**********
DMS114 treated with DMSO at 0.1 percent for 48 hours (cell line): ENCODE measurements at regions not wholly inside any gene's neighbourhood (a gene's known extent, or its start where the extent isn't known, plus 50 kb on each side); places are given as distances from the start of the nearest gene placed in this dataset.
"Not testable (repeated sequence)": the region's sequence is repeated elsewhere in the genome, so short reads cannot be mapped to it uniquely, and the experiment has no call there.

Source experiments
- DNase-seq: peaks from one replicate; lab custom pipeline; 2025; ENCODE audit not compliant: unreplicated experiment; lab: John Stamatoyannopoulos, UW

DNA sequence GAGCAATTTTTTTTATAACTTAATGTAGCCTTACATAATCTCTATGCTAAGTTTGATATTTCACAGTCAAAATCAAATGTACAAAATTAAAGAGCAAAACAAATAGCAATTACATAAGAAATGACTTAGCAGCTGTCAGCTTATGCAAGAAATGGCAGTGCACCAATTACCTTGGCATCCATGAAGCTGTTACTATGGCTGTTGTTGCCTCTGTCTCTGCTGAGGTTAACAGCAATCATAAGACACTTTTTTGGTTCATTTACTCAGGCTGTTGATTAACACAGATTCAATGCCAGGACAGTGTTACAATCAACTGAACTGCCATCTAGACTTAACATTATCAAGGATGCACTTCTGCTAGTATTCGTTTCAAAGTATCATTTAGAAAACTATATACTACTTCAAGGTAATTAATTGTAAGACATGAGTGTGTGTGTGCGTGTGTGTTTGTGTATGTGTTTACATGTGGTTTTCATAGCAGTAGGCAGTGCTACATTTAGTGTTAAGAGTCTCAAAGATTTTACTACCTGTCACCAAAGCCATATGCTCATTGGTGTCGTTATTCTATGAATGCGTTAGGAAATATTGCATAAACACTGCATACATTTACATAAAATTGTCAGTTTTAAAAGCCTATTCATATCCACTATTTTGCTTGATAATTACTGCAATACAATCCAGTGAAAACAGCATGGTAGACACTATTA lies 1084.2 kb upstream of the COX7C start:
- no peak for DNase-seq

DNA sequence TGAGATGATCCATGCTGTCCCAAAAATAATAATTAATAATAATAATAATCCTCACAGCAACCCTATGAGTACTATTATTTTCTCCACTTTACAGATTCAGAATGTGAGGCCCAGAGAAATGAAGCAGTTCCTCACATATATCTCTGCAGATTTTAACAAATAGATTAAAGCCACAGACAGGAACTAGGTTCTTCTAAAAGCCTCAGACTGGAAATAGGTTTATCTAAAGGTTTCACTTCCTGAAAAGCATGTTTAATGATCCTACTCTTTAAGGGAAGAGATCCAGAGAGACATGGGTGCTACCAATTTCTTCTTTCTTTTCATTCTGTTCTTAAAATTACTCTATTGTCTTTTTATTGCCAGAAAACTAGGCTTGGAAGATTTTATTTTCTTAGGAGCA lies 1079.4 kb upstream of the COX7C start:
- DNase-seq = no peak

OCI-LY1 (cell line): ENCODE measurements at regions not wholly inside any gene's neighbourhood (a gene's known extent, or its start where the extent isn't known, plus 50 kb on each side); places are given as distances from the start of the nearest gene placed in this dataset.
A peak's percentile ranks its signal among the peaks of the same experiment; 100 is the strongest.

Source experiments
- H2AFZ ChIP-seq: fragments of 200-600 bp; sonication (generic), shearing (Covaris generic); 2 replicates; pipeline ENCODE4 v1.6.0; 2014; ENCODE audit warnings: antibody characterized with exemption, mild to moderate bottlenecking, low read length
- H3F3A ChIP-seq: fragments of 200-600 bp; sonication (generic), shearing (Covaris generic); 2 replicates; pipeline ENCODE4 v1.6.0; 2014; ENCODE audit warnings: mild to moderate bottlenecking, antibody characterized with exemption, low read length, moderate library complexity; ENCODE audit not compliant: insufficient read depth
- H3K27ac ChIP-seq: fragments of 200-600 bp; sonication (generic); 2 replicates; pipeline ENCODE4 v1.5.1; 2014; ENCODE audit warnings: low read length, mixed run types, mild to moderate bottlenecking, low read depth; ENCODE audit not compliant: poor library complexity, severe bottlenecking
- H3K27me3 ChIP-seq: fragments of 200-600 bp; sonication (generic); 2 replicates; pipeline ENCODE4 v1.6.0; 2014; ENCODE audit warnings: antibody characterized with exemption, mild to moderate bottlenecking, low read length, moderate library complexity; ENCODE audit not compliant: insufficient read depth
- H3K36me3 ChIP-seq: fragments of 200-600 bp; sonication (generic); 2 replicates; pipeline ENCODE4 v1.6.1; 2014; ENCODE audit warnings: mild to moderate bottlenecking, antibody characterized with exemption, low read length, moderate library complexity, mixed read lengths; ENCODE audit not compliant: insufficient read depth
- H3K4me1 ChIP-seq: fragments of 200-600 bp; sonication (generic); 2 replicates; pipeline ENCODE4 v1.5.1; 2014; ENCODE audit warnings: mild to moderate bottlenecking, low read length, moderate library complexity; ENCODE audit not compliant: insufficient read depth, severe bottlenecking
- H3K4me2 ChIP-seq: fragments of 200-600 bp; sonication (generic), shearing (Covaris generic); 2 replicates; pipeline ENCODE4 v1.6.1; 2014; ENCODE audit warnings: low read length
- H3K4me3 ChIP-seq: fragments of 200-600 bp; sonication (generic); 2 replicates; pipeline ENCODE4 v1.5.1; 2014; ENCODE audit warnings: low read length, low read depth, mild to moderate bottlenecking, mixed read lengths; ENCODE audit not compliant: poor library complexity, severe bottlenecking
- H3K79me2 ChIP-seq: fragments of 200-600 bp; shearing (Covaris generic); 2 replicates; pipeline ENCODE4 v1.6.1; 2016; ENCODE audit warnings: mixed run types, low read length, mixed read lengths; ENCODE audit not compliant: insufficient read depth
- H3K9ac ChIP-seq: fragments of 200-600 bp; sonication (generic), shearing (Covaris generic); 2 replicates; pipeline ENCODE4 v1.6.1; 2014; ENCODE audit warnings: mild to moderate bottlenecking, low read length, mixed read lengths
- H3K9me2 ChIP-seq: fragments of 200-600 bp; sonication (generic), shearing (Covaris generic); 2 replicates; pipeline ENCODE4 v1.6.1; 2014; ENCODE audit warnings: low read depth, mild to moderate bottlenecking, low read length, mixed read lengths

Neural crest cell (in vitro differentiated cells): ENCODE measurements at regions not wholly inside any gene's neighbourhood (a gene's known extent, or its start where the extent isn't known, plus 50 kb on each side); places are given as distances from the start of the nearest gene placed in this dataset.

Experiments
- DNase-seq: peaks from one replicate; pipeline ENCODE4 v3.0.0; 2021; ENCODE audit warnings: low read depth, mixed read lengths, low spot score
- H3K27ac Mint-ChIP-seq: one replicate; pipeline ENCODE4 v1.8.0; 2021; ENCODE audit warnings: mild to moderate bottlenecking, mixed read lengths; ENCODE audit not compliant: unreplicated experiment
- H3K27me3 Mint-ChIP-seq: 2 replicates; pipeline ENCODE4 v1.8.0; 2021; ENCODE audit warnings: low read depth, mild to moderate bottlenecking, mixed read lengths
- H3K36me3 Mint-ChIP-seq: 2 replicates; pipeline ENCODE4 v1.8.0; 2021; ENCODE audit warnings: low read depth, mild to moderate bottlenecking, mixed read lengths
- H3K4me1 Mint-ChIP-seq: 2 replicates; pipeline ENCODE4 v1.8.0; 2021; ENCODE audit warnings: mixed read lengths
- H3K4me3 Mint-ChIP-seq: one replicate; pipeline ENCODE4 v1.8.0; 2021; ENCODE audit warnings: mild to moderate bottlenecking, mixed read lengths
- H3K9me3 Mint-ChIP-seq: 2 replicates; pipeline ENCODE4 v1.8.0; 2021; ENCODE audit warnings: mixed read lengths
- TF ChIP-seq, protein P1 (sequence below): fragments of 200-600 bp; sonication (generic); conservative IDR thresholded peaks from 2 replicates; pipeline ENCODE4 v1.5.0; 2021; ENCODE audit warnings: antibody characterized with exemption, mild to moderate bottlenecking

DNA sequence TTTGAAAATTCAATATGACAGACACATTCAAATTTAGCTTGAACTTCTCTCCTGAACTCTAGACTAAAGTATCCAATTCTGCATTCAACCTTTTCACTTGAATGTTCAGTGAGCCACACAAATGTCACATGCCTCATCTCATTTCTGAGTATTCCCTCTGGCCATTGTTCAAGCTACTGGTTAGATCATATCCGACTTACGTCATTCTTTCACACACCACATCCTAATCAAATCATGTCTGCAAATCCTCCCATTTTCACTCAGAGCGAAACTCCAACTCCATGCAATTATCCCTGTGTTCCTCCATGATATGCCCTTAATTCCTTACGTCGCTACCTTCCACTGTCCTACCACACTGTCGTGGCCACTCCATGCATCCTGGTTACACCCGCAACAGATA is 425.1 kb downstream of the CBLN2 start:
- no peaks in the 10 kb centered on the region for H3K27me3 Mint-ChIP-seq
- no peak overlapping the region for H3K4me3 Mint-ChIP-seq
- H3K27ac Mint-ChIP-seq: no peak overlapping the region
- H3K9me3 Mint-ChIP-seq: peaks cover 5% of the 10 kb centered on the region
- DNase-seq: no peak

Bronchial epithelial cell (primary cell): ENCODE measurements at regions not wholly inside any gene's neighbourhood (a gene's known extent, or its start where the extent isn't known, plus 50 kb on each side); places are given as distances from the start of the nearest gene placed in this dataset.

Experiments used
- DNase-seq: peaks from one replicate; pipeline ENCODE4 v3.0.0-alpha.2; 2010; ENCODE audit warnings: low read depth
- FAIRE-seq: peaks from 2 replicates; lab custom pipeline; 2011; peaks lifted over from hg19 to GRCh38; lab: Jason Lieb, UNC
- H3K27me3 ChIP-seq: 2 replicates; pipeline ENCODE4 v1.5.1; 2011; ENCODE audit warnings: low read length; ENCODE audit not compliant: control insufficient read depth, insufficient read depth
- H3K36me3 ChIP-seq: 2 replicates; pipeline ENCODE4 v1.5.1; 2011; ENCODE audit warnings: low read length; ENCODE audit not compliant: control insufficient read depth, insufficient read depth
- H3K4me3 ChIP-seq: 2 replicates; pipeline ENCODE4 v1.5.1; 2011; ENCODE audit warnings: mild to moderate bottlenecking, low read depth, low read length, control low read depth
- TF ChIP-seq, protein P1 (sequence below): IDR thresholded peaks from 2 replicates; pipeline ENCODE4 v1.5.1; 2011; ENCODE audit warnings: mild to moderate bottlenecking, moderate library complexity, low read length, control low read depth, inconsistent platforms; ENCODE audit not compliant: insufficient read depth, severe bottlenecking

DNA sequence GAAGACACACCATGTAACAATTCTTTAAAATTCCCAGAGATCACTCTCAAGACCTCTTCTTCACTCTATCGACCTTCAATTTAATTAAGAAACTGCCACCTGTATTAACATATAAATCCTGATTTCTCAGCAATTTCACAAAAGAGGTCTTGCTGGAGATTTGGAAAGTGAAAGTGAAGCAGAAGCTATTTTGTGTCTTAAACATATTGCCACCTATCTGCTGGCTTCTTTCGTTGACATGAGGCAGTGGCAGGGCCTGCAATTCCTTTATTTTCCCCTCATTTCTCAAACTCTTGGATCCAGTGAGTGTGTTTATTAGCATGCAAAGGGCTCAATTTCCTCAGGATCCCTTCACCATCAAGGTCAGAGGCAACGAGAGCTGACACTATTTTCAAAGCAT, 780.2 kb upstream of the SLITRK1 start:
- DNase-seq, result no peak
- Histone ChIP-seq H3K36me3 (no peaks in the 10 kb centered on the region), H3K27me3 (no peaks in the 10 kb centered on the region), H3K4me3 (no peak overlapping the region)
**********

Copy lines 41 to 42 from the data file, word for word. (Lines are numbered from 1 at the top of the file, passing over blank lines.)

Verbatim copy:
- DNase-seq: peaks from one replicate; pipeline ENCODE4 v3.0.0-alpha.2; 2010; ENCODE audit warnings: low read depth
- FAIRE-seq: peaks from 2 replicates; lab custom pipeline; 2011; peaks lifted over from hg19 to GRCh38; lab: Jason Lieb, UNC